When Natalie Portman broke into tears on the glitzy stage of the Kodak Theatre in Los Angeles last month when accepting the Academy Award for best actress for her role as a disturbed ballet dancer in Black Swan, it's unlikely that many were considering her relationship with the Devil. Let alone John Milton, Thomas Mann and Lord Byron. But, thanks to her career-defining role in Darren Aronofsky's film, these names will now be an intrinsic part of her career.
Or, at least, that is the contention of Dr Fred Parker, fellow of Clare College, Cambridge, whose book The Devil As Muse argues that literary concepts of the Devil have opened up a vast dark world for artists to explore – and that these subtle undercurrents have created a modern view of Satan that focuses on individuals who are dispossessed, alienated and unbalanced. "He is the opposite," explains Parker. "He is the thing you can't have anything to do with."
In Portman's case this involved adopting the persona of ballet dancer Nina, who lands the lead role in a New York production of Tchaikovsky's Swan Lake. Thanks to her effortless grace, Nina is originally considered perfect for the delicate role of the White Swan, Princess Odette. Yet, through her paranoid obsession for perfection, she gradually succumbs to drugs, violence and self-harm to become far more like Odette's evil sister, Odile, the Black Swan.
While this image of a schizophrenic dancer is dramatically at odds to the horned Satanic nightmare that looms large in our mediaeval DNA, Nina's character is the latest in a long line of flawed characters to draw poetically on the dark side of humanity for their inspiration.
According to Parker, this all stems from the willingness of previous generations to cast aside the mediaeval image of Satan and open an artistic relationship with the original biblical image of the Devil as someone who is far more complex and human. "It is the idea of engaging with a dangerous otherness for a form of dangerous creativity," adds Parker.
To understand what Parker means, you first need to look at the literary history of Satan. Theologists generally agree that the biblical depiction of the Devil is one of an adversary to God, who has a positive function and actually associates with and acts on behalf of God on many occasions.
Indeed, the word "Satan" means "adversary" and it is only during the Middle Ages that this image warped into the monstrous, fork-wielding enemy of God that we all know so well.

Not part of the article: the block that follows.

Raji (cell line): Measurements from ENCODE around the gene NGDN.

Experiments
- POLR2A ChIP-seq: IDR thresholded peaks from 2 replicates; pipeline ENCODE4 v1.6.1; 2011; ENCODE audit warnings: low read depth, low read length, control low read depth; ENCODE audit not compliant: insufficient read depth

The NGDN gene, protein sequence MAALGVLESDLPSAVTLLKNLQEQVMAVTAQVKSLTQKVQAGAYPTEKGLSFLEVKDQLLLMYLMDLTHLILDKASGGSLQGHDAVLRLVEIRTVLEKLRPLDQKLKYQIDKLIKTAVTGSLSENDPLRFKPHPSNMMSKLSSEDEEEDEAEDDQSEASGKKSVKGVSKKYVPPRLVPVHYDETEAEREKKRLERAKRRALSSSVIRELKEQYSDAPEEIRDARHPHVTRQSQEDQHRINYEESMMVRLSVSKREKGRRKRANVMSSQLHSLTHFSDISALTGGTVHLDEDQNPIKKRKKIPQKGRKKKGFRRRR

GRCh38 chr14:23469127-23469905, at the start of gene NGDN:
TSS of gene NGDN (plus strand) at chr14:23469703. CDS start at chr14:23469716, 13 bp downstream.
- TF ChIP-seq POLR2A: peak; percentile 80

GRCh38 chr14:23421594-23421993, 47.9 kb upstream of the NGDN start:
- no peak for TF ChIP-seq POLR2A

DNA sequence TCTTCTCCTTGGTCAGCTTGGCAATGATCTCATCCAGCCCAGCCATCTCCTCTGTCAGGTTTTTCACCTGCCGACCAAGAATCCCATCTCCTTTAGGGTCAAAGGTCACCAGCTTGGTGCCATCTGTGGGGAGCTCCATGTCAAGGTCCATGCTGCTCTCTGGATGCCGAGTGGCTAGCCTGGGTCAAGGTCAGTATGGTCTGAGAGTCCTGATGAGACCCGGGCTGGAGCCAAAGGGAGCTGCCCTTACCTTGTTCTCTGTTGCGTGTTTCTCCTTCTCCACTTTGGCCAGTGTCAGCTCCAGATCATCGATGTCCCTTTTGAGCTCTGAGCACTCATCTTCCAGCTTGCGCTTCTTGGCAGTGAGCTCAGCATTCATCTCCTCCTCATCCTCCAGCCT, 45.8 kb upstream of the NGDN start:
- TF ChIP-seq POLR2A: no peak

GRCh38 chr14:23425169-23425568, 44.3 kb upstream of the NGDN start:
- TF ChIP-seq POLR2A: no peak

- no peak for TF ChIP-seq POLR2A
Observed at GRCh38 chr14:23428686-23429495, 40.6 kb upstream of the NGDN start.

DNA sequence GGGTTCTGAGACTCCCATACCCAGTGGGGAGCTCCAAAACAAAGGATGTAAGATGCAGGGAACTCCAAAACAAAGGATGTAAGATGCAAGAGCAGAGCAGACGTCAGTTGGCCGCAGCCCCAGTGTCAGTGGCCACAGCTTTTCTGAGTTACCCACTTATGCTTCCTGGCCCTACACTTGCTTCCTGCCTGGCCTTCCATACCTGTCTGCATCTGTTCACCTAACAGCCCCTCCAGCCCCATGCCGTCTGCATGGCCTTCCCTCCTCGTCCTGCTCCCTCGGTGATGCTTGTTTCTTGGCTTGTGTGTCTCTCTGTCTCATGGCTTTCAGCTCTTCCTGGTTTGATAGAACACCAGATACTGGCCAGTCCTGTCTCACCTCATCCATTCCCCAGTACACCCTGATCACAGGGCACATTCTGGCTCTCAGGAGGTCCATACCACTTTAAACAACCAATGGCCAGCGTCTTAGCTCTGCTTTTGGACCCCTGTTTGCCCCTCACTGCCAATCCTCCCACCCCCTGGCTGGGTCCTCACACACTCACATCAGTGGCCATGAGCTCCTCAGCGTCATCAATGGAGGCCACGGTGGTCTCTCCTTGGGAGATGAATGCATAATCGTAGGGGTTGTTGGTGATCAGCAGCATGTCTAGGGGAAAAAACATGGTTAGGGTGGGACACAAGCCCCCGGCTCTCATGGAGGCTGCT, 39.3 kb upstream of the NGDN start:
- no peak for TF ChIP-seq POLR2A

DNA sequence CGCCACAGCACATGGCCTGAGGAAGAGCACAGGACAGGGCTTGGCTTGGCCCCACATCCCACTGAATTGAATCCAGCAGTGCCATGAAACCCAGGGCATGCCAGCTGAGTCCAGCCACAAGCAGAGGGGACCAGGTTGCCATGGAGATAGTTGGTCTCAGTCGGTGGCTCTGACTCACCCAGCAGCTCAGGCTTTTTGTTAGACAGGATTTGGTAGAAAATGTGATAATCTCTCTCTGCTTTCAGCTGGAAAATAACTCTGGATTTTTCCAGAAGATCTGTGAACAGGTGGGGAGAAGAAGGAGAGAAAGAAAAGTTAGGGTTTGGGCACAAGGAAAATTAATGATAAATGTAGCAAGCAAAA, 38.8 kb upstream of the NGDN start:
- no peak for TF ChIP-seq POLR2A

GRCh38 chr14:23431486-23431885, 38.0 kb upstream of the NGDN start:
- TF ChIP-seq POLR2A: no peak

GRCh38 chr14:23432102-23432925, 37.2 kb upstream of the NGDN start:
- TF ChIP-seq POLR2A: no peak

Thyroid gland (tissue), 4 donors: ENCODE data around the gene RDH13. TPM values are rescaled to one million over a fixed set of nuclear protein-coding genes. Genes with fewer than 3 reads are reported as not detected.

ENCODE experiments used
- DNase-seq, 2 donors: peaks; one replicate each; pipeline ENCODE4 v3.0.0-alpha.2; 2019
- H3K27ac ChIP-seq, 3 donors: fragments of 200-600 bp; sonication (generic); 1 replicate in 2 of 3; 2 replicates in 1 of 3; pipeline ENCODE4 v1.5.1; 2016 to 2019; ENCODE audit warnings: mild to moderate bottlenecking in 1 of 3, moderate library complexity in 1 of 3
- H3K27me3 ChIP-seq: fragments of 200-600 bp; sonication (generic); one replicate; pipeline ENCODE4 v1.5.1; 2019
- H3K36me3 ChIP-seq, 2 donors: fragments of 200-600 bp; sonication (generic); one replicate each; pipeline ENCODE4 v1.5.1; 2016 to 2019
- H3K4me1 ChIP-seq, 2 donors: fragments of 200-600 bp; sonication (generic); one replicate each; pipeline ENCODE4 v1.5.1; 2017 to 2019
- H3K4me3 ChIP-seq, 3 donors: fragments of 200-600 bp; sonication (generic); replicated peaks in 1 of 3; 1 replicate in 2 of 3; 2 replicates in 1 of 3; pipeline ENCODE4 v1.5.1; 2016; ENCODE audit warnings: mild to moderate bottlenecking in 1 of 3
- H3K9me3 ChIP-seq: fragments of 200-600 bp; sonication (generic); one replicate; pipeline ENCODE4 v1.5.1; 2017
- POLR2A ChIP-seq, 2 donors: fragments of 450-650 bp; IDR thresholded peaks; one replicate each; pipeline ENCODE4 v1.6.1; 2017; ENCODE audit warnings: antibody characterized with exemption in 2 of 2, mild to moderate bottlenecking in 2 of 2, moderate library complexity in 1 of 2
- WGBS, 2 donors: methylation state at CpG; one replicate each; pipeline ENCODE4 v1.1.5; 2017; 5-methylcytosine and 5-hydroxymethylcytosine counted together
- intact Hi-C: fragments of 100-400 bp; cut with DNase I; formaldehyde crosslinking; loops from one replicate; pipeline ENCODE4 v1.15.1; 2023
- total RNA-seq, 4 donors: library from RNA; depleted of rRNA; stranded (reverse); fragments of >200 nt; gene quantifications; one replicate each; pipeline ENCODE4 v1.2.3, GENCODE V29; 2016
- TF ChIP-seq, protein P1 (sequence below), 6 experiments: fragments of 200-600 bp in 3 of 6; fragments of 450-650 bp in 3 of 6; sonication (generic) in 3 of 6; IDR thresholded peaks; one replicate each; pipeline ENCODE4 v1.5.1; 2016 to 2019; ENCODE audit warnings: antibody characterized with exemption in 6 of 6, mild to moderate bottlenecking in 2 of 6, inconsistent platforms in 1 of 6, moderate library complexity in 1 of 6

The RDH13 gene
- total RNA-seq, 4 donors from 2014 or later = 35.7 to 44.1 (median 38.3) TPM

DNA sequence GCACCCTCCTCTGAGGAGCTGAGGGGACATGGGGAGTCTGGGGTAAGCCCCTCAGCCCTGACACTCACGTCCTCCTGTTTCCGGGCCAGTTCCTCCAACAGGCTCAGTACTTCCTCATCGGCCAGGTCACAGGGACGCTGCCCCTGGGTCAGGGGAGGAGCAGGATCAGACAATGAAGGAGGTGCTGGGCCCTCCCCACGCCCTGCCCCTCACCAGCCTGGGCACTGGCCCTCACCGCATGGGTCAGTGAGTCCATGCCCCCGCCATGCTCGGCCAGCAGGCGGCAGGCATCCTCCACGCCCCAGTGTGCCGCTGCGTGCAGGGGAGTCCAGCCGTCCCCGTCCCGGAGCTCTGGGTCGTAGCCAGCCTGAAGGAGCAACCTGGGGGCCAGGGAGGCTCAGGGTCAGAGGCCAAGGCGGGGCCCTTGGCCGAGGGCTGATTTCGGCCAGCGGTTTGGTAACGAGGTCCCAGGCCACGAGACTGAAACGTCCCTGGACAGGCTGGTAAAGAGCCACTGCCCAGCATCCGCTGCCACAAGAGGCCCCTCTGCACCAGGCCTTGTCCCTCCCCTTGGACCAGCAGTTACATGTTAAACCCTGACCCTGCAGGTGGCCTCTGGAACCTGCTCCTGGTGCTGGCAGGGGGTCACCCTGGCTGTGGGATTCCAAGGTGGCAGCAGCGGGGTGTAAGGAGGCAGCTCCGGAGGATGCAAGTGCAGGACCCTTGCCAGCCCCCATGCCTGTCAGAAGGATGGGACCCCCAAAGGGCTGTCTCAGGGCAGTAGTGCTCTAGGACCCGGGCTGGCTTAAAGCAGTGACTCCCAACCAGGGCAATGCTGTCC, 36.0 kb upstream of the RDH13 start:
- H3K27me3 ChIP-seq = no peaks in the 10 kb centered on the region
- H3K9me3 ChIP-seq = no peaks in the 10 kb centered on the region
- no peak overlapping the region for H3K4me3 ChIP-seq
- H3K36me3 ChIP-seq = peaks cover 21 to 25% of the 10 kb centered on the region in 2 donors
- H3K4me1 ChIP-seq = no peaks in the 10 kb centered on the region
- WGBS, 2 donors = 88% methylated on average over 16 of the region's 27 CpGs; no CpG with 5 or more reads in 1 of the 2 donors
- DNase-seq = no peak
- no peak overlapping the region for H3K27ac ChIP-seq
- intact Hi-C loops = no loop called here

"If you look at Satan in the Bible, he is not necessarily on the wrong side. In the Book of Job he is clearly one of the sons of God and sort of working for God as a kind of agent provocateur who says: 'let's go and see how Job responds to affliction'," explains Parker. "So Satan and God are in collusion to some extent. And there is no devil in the Garden of Eden – that is all part of later theology."
According to Parker, this was resurrected in the 17th century, when John Milton created a uniquely imaginative connection with the Devil in his poem Paradise Lost.
Before Paradise Lost – with a few exceptions – the Devil had horns and a fork, yet Milton shows him as to be an individual who's so sensitive to the beauty and goodness of God's creation that he simply can't bear it and has to destroy it. "That's very different from acting out of pure evil," adds Parker.
This concept of a more thoughtful and romantic Satan was built upon by the Mephistopheles of Goethe's Faust - which, in turn influenced Lord Byron's representations of the Devil in Cain and The Vision of Judgment. William Blake was another to draw upon this dark inspiration both within his writing and his uniquely unnerving paintings.
In more recent times it has also influenced the daimonic creativity handed to Adrian Leverkühn, the fictional composer who's the protagonist of Thomas Mann's novel Doctor Faustus.
Throughout all of these, the concept is the same: artists focusing on the Devil and his original biblical role of standing opposite to God, to assume the mantle of the social outsider and explore a darker, more dangerous and more exciting side of human nature.